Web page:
Practical questions

What is the method?

In short: You bury two tea bags, wait three months, retrieve and dry them and measure their weight loss. More details can be found under ‘Method’.

What do I need?

You need a scale that can weigh the tea with two or three decimals precisely. Further, the right tea and something to dig a hole. A ruler can be handy to measure the depth of the hole. See also the method section in the menu bar.

Why can I not dig down tea in my garden or in a pot?

Your garden likely contains many plants that are not typical of the plant community and the climate that you are living in. Many gardens are also fertilized and have soils added from other regions. As all these factors affect decomposition, burying tea inside your garden will not give values that are representative of the natural soil around you. As we model large scale gradients, based on average conditions, we have to make sure that the measurements are also taken from locations that represent those average conditions. Gardens usually represent very local conditions. However, if your garden is very natural and representative of undisturbed, natural soil, you can bury the tea inside your garden.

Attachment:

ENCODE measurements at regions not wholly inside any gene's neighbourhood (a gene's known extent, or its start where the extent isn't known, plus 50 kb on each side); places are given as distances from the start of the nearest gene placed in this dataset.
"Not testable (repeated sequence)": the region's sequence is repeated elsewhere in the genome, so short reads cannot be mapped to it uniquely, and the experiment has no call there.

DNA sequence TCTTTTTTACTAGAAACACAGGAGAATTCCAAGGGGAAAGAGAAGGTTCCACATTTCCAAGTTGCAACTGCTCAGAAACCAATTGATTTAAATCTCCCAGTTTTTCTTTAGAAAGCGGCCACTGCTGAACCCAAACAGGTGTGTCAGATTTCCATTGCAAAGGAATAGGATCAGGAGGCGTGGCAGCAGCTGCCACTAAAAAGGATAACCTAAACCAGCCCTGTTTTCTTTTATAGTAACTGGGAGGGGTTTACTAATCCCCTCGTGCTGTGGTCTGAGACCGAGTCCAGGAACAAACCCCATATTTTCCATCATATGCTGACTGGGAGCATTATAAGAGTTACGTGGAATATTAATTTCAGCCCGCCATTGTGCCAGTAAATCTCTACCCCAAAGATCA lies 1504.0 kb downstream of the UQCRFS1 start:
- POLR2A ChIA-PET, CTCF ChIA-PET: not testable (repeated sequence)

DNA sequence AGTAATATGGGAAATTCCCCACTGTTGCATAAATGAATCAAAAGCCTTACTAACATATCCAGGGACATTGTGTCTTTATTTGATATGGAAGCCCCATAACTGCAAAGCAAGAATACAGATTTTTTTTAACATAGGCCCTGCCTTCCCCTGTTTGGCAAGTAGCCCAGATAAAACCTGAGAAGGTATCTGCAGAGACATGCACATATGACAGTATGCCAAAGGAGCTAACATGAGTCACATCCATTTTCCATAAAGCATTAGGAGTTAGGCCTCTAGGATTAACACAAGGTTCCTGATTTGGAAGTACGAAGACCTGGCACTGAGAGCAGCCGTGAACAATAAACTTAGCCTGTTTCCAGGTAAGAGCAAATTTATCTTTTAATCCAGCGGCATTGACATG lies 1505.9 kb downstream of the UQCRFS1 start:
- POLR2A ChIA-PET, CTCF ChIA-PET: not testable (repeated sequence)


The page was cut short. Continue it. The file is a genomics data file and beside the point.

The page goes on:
Why do you use plastic teabags?

Because we are interested in the tea inside and plastic does not decompose. Remember that after the experiment you do not throw your tea bags with the organic material, as the tea bags are plastic.

What does air dried mean?

Air dried means dried under ambient conditions to the air, without applying any special drying treatment, e.g. by using an oven. The bags are air dry when they feel and look dry. Tea comes air dry from the package. Also when you have placed them in the sun for a few days, you can consider your tea to be air dried.

Where and when should I bury my tea?